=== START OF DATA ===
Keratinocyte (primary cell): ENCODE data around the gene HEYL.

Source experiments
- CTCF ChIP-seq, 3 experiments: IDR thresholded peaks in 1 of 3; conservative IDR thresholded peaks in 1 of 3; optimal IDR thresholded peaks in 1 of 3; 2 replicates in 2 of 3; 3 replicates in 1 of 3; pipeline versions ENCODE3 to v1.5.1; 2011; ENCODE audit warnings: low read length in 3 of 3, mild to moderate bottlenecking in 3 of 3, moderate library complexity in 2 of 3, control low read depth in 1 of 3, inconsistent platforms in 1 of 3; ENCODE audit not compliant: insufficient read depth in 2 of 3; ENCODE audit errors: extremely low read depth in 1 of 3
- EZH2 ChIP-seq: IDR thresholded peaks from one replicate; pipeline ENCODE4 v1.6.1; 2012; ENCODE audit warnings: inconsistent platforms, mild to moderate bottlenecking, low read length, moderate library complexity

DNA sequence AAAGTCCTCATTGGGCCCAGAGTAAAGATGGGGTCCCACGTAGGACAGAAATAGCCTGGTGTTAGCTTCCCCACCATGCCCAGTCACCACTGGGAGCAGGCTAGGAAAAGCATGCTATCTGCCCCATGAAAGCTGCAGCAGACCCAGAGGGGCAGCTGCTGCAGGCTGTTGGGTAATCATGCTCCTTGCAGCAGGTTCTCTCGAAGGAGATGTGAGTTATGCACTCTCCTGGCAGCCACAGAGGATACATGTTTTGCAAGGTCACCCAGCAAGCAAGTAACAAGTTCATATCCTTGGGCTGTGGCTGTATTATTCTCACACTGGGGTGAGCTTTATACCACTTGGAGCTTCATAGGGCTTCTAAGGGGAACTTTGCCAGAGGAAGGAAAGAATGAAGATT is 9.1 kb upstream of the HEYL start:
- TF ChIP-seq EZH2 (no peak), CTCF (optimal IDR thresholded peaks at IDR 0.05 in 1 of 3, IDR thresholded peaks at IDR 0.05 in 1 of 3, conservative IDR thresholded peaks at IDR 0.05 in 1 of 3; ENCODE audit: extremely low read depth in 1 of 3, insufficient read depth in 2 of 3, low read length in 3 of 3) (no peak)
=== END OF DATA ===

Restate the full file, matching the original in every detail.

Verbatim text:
Keratinocyte (primary cell): ENCODE data around the gene HEYL.

Source experiments
- CTCF ChIP-seq, 3 experiments: IDR thresholded peaks in 1 of 3; conservative IDR thresholded peaks in 1 of 3; optimal IDR thresholded peaks in 1 of 3; 2 replicates in 2 of 3; 3 replicates in 1 of 3; pipeline versions ENCODE3 to v1.5.1; 2011; ENCODE audit warnings: low read length in 3 of 3, mild to moderate bottlenecking in 3 of 3, moderate library complexity in 2 of 3, control low read depth in 1 of 3, inconsistent platforms in 1 of 3; ENCODE audit not compliant: insufficient read depth in 2 of 3; ENCODE audit errors: extremely low read depth in 1 of 3
- EZH2 ChIP-seq: IDR thresholded peaks from one replicate; pipeline ENCODE4 v1.6.1; 2012; ENCODE audit warnings: inconsistent platforms, mild to moderate bottlenecking, low read length, moderate library complexity

DNA sequence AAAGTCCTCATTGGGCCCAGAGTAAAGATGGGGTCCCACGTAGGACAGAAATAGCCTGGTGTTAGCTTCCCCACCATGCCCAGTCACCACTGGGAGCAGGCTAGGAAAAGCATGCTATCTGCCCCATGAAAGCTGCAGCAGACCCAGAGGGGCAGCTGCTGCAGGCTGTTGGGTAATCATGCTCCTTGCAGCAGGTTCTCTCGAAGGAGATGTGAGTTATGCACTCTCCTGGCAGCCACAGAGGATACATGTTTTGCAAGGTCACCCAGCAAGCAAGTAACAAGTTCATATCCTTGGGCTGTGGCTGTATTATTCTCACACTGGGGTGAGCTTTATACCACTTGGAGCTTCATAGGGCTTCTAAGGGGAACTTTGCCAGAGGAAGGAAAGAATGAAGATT is 9.1 kb upstream of the HEYL start:
- TF ChIP-seq EZH2 (no peak), CTCF (optimal IDR thresholded peaks at IDR 0.05 in 1 of 3, IDR thresholded peaks at IDR 0.05 in 1 of 3, conservative IDR thresholded peaks at IDR 0.05 in 1 of 3; ENCODE audit: extremely low read depth in 1 of 3, insufficient read depth in 2 of 3, low read length in 3 of 3) (no peak)